This is a very poignant story; however it is not the true story behind Shannon. On his website,  Gross (he calls himself the “one-hit wanderer”) dispels the urban myth; he explains, “When I was twenty-one years old, a wonderful girl came into my life by the name of Kathy Reinmann. As if having her in my life as a friend, a wife, and a friend again for the next twenty three years until she died of lung cancer in 1995 was not enough, she brought along with her a two-year-old Irish Setter named Shannon. She was an uncannily human dog whose ability to manipulate her human counterparts cannot be understated. I was touring around the country quite a lot in 1975 promoting an album called Henry Gross [the one with the yellow cover on A&M Records]. I had the pleasure of doing long strings of dates with The Beach Boys, a group whose music always inspired me, Carl Wilson, lead singer on ‘God Only Knows’ and ‘Good Vibrations,’ was warm and welcoming from the very first show I played with them. Carl invited me to his house in Los Angeles to spend a day talking guitars, cars and rock & roll. While he was preparing lunch his two Alaskan husky dogs reached up on the counter and inhaled our food. Carl was no nice he couldn’t stop apologizing but I told him, while admiring the military perfection of the raid executed by his huskies, that I had an Irish Setter at home named Shannon and had seen this act many times before! He was quite moved as he told me that he had an Irish Setter named Shannon that had been killed only recently when hit by a car. We spent the rest of the day jamming and driving around Carl’s world, which as a friend — and to be honest, a Beach Boy’s fanatic — was quite a thrill.”

“When I returned to New York City, where I lived,” Gross continues, “I began work on my second A&M album, Plug Into Something. A few weeks later, just as we were about to master the finished album I was sitting on my bed with Shannon strumming my guitar trying to write a song when I was disturbed by the loud bass sounds from the Latin music blasting from the apartment above me. Rather than complain I made an amazing discovery. If I tried to play records of my own choice I could drown out the intrusive bass sounds but was unable to concentrate. But I found that when I played an environments record called ‘The Ultimate Seashore’ I could drown out the bass and have a pleasing and relaxing background sound that didn’t interfere with my writing. In a matter of minutes with the ocean sounds guiding me, and my 1964 Gibson Hummingbird acoustic in my hands, my thoughts drifted to Carl, The Beach Boys and with a glance at my girl Shannon, the indescribable sadness that losing such a beloved partner in life must be. The song seemed to write itself taking no more than ten minutes and with almost no cross outs on the paper. I made a tape of it on my giant Sony cassette recorder and sent it off to Carl. I was hoping to stop the presses and record it for Plug Into Something which Carl had already sung on, adding background vocals to the opening song, One More Tomorrow, but it was too late. I had to wait for the next album to record it. I always wished I could have had Carl sing backgrounds on ‘Shannon’ but conflicting schedules dictated it wasn’t meant to be. I believed after it was recorded for my Release album, that it was destined to be a hit and lobbied hard for it to be the first single. You see, the man upstairs who had played the loud Latin music, beginning the entire chain of events, came down when he heard me playing mixes over and over to decide which I liked. However, rather than hearing the expected complaints, he said he loved the sound of the record and wanted to know where he could buy a copy. I reasoned if a salsa music fan who spoke little English loved the record through the ceiling, Shannon, Kathy and I had a hit on our hands. Fortunately, history and lady luck proved me right. And that is the true story of the song ‘Shannon.'”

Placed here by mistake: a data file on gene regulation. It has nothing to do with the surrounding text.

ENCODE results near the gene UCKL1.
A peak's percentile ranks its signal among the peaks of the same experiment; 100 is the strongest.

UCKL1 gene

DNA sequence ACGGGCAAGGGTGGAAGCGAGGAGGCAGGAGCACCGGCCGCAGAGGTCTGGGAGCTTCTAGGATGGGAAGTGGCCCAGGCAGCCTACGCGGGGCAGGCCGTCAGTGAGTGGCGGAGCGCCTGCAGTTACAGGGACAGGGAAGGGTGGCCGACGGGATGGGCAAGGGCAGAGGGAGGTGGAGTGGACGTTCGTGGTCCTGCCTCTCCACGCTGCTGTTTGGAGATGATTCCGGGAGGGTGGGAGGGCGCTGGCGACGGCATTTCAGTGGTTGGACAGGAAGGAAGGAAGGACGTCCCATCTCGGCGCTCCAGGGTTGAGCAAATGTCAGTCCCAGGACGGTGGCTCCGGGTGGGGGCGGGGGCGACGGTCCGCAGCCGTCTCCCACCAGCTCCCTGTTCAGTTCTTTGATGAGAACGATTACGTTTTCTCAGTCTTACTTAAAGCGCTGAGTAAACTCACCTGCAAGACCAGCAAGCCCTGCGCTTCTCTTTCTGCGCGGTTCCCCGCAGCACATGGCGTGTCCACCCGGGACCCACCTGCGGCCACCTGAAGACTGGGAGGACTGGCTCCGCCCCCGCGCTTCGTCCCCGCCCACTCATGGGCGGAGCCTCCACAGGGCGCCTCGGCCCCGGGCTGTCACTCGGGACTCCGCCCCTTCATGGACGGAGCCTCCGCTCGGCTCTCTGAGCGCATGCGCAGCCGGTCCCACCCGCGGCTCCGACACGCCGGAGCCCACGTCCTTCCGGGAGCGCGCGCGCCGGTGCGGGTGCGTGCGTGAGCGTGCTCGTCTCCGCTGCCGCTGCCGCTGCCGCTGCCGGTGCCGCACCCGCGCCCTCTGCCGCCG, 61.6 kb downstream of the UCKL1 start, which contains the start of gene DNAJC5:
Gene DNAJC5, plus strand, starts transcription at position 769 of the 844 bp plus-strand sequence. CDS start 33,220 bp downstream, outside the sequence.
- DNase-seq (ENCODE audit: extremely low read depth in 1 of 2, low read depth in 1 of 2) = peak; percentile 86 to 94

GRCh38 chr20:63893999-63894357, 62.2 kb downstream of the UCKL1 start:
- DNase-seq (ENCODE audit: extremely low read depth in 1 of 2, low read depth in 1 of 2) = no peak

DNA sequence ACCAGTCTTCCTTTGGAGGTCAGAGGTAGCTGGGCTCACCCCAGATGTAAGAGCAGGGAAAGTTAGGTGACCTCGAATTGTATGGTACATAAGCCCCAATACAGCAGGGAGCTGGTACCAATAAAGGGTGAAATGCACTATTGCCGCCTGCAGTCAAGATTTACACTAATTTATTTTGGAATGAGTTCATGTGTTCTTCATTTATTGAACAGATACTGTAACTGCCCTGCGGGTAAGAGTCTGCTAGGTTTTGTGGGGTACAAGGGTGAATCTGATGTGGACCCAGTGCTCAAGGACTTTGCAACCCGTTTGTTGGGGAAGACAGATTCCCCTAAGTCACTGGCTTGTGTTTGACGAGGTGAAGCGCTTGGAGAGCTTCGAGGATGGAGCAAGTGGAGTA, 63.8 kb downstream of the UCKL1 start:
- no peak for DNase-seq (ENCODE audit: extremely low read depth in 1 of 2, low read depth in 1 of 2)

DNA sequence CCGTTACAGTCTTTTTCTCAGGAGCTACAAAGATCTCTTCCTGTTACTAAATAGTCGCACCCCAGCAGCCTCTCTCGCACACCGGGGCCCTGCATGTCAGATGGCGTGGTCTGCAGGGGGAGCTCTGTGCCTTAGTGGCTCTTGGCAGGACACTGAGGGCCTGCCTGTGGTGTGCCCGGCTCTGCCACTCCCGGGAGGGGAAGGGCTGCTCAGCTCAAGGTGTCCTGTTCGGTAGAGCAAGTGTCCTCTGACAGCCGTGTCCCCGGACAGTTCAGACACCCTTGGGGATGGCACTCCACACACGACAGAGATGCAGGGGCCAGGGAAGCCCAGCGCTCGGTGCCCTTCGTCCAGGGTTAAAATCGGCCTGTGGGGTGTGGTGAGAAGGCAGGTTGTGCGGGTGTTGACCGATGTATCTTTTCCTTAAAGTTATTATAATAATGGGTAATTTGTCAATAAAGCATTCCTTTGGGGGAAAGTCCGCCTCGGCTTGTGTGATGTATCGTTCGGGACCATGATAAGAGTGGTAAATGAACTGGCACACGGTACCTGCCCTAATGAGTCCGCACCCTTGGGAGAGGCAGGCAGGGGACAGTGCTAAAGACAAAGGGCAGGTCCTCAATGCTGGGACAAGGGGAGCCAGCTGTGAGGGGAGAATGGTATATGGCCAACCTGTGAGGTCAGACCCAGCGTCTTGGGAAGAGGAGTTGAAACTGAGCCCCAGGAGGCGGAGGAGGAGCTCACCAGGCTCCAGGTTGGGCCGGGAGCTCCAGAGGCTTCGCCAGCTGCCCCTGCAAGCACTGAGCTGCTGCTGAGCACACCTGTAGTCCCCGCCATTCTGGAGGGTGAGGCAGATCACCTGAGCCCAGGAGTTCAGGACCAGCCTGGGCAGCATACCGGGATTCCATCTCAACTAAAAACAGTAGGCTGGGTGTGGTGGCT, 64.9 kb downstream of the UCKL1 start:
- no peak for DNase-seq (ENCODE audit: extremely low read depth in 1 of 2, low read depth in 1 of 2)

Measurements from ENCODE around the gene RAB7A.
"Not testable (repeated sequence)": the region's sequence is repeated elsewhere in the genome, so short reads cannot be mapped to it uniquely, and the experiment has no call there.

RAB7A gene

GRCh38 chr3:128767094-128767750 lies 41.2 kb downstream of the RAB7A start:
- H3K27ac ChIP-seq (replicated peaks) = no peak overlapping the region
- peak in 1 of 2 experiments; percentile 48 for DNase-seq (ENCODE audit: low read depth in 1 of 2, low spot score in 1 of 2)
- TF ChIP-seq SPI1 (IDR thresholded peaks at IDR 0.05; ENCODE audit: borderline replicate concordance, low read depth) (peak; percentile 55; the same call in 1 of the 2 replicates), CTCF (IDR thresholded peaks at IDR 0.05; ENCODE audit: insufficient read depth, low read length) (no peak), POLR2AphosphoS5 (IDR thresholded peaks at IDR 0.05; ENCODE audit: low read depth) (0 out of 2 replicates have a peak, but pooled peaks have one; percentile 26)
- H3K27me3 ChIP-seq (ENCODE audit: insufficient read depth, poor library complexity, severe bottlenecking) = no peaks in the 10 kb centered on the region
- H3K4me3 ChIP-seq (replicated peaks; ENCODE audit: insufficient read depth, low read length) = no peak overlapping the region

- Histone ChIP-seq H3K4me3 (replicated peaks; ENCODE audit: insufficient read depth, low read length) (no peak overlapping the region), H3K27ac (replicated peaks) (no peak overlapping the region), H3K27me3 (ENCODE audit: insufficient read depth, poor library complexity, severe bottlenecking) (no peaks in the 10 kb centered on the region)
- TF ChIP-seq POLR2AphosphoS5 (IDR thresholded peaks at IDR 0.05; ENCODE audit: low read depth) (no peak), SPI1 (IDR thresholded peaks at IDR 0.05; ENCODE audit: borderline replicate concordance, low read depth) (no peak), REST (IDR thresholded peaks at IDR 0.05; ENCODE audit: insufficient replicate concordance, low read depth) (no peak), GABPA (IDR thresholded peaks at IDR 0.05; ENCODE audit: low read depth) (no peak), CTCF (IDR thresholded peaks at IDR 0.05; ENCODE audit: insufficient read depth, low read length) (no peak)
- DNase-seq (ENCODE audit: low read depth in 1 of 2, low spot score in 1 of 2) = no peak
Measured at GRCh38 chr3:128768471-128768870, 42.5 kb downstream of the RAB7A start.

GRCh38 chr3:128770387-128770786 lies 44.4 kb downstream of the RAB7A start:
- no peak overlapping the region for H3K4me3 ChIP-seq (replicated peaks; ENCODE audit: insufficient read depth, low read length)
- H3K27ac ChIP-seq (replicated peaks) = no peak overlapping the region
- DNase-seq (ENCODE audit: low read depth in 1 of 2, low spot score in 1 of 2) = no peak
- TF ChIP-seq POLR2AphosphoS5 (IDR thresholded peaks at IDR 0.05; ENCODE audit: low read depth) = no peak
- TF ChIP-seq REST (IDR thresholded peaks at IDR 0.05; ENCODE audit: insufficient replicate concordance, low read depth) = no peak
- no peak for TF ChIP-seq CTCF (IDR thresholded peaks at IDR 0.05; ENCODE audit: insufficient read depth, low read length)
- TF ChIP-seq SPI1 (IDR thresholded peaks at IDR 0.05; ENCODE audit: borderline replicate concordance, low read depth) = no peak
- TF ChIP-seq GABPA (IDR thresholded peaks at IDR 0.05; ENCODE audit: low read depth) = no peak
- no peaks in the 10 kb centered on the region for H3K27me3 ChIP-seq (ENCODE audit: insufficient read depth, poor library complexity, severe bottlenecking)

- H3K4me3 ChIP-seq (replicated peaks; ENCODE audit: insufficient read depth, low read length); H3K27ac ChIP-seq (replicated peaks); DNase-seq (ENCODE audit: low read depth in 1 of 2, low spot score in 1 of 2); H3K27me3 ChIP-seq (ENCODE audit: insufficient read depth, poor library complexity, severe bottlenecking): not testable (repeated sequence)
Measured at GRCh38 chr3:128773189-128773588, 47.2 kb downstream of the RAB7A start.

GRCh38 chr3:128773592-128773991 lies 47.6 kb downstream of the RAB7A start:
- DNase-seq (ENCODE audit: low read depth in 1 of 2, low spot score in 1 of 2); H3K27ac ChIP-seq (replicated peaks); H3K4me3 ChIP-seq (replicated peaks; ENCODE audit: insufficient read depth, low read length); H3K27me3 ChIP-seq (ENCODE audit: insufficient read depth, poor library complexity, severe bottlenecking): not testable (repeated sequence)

Shannon by Henry Gross

Another day’s at end
Mama says she’s tired again
No one can even begin to tell her
I hardly know what to say
But maybe it’s better that way
If Pop-pa were here I’m sure he’d tell her
Shannon, is gone I heard
She’s drifting out to sea
She always loved to swim away
Maybe she’ll find an island with a shaded tree
Just like the one in our backyard
Mama tries hard to pretend
That things will get better again
Somehow she’s keepin’ it all inside her